It couldnt have been later than 12:30am, but the rains were the heaviest I had seen them. My tuk-tuk driver had kindly unrolled a layer of waterproof protection between me and the elements, but I was still able to observe sites, even with nearly everything being boarded up for the evening. Then I saw a group of kids, probably around 7-9 years old, collecting garbage on the streets. They were all carrying garbage bags and reaching their bear hands into rubbish piles to see if they could pull out anything of value. Its 12:30am, these kids should be in bed. Instead they are collecting rubbish, in the pouring rain, unsupervised.
Somewhere out there, I knew that there were parents or carers who were somehow profiteering from the kids streetpicking. I knew that these kids will probably always find themselves risking exposure to disease and risking injury just to scrape over the poverty line, either to support their siblings or, as is often the case, supporting a parent's alcahol, gambling, or drug addiction.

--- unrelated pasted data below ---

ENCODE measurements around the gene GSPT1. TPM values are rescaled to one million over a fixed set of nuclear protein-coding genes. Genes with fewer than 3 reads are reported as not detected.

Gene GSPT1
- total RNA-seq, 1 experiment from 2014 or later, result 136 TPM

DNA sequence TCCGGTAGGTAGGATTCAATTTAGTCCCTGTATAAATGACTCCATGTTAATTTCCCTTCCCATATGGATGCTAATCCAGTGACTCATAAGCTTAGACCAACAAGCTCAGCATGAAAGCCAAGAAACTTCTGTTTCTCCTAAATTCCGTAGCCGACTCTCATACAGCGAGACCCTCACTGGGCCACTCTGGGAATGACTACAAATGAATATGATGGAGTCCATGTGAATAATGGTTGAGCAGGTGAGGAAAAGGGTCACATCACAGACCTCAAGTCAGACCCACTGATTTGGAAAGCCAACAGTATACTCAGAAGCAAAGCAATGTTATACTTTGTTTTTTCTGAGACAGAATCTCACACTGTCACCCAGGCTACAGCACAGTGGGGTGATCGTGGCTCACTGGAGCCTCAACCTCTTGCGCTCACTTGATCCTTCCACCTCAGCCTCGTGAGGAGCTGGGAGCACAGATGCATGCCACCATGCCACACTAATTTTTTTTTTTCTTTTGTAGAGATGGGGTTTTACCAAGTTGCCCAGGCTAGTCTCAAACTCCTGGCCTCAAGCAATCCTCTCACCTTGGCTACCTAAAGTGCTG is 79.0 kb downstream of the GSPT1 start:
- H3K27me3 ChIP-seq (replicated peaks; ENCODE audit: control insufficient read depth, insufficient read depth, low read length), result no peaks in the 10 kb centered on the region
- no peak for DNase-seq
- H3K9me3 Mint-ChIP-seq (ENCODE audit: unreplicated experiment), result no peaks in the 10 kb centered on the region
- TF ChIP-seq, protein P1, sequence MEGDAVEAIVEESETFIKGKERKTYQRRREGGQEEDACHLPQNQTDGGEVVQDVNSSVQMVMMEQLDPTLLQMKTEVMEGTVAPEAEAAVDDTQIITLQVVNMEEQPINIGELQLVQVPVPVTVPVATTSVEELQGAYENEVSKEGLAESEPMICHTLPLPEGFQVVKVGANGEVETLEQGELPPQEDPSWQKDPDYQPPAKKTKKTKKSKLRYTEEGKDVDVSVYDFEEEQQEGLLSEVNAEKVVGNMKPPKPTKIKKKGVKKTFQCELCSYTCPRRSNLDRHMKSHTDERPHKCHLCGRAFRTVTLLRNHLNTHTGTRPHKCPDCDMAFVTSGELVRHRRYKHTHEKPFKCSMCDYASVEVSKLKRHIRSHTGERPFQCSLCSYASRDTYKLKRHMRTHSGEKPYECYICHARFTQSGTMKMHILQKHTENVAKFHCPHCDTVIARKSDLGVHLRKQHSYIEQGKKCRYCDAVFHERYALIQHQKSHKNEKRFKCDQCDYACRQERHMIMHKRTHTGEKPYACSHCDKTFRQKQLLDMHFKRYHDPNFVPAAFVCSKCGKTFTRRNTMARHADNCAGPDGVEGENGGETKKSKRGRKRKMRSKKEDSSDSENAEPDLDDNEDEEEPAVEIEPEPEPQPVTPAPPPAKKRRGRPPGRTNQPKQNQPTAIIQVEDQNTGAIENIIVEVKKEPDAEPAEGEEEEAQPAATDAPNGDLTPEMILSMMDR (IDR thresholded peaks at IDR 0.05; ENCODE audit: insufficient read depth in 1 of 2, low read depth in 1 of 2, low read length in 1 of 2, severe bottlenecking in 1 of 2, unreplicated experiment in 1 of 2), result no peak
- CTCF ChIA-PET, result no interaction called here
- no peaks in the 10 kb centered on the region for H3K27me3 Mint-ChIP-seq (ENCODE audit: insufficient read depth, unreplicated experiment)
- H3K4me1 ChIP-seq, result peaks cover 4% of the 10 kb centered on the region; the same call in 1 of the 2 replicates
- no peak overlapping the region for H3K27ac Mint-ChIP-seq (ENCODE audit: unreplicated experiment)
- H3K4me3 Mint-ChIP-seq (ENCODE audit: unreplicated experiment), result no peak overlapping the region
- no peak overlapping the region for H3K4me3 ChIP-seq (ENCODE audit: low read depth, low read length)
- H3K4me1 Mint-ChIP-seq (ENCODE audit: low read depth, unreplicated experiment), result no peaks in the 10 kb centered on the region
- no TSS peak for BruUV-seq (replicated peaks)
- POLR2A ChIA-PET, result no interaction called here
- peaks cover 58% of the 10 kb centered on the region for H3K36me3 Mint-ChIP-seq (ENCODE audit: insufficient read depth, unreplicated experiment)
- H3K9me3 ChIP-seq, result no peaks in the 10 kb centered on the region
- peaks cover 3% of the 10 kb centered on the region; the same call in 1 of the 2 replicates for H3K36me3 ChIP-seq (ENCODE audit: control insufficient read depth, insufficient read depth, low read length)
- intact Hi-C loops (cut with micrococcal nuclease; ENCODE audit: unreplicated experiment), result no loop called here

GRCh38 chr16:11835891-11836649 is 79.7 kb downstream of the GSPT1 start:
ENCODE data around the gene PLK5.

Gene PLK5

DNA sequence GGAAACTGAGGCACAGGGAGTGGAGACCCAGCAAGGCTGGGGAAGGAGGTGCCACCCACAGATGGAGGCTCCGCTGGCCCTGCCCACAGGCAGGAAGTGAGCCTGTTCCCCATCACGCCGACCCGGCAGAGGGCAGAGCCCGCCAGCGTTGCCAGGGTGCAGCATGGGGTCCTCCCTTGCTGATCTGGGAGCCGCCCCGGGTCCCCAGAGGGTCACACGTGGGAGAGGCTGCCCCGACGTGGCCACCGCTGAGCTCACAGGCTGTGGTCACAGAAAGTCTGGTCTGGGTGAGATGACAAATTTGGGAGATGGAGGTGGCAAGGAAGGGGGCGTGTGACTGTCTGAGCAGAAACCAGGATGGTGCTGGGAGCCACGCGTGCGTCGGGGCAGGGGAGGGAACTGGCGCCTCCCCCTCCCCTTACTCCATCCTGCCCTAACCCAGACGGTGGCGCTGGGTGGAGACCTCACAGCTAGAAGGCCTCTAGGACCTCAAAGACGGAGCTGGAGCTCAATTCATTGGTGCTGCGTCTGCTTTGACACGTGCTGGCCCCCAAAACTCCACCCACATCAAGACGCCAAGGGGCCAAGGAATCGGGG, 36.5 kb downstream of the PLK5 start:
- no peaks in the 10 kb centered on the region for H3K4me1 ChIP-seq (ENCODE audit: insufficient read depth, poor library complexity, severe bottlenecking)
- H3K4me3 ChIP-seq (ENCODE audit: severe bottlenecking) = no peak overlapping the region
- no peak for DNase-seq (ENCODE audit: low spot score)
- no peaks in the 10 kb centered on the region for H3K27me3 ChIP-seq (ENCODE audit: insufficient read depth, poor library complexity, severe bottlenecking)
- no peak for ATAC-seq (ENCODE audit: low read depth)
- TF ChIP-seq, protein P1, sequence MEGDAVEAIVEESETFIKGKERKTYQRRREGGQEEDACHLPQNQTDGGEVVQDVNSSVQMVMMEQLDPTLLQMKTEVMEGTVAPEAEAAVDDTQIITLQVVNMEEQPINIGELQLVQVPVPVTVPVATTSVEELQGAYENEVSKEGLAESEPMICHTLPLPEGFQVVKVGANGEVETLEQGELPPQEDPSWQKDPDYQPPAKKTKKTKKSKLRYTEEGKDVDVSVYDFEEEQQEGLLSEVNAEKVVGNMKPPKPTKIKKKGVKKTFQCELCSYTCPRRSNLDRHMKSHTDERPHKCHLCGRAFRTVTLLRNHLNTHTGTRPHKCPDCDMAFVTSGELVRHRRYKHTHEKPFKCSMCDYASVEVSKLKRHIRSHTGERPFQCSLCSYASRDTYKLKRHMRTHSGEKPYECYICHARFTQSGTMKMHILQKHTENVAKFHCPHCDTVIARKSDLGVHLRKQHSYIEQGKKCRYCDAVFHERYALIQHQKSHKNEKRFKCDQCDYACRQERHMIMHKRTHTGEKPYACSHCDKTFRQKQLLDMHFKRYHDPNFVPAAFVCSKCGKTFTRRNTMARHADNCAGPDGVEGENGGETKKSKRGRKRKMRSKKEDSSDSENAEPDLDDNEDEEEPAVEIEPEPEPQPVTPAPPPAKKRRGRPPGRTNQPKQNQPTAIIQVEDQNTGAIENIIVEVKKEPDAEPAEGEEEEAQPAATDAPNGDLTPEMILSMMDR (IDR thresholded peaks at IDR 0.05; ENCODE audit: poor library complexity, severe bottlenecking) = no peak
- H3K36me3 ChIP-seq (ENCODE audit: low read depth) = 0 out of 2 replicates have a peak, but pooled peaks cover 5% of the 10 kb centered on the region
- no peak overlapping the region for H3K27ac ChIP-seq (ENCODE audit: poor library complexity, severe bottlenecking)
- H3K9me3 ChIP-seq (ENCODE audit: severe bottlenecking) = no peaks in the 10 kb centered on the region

I went home and slept on the tiles, on an empty stomach, without having updated my facebook status. It was uncomfortable. But so is poverty.
Wednesday, August 18, 2010
Or, maybe, I have simply learned to stop over-analyzing.
Whatever it is, I greeted Chen Chea's family with a polite bow of the head, a smile, and a poorly pronounced 'jum riip sou''. It is always impressive to see how far she is progressing in just a few short days. Outside were large squares of material covered in rice being dried in the sun. I had seen these in Vietnam and other parts of Cambodia, but hadn't yet had the chance to touch it, or ask questions to people who spoke good enough English to answer me.